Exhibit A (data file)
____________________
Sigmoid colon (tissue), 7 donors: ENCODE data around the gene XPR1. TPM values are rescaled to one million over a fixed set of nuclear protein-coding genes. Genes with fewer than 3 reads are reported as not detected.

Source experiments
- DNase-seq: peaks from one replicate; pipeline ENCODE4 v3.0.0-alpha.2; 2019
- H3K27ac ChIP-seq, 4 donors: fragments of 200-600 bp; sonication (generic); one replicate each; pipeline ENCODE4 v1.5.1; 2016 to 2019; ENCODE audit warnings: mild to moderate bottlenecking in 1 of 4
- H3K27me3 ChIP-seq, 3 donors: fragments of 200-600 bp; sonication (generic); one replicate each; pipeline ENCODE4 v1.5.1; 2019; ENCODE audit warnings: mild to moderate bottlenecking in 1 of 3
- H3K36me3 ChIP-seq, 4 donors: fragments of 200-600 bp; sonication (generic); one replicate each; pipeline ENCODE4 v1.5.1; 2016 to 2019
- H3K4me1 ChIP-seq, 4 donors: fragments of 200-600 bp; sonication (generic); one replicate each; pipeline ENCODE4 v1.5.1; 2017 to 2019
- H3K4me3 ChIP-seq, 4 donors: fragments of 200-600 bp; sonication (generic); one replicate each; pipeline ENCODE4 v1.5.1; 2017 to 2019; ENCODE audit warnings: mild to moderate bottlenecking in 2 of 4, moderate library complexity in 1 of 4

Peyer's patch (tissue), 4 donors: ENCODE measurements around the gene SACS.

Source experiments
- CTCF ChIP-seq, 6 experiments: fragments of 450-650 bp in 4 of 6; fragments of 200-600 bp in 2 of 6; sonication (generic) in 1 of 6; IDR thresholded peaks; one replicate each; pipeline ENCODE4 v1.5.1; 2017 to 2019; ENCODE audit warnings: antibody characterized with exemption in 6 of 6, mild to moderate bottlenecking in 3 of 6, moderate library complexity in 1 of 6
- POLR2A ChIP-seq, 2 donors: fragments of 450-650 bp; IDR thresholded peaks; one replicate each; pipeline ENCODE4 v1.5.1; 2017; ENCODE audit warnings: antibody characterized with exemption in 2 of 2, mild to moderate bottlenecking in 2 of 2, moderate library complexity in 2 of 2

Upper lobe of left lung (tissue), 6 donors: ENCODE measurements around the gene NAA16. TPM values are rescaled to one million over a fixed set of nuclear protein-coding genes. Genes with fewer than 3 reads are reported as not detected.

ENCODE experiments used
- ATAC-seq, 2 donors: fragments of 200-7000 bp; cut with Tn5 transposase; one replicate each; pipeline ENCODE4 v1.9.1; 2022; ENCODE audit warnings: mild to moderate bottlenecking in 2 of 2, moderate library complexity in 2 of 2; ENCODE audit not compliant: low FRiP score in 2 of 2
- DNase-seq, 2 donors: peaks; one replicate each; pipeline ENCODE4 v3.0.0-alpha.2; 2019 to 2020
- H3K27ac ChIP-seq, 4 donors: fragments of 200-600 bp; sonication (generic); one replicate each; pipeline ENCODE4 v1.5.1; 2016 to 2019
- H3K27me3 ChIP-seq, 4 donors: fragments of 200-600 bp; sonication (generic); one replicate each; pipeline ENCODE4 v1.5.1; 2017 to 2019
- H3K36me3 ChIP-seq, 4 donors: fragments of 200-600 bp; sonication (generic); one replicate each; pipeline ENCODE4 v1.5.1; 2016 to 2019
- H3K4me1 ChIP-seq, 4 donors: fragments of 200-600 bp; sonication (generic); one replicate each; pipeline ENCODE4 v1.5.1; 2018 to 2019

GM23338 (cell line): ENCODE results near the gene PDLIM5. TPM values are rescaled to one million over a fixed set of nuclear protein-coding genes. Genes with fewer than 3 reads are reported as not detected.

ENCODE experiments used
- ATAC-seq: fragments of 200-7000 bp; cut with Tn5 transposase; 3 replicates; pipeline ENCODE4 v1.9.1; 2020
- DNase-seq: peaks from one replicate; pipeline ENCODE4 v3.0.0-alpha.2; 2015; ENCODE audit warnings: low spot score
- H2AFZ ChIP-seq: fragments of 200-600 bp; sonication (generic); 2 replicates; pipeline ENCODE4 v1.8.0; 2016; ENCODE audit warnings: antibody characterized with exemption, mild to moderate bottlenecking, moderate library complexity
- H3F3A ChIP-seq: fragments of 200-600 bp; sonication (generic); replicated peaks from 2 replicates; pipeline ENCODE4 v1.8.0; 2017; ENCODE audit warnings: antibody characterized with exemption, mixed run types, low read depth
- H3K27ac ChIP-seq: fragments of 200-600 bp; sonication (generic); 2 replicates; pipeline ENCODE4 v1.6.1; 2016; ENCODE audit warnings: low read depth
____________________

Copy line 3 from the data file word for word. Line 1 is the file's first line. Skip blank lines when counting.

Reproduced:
- DNase-seq: peaks from one replicate; pipeline ENCODE4 v3.0.0-alpha.2; 2019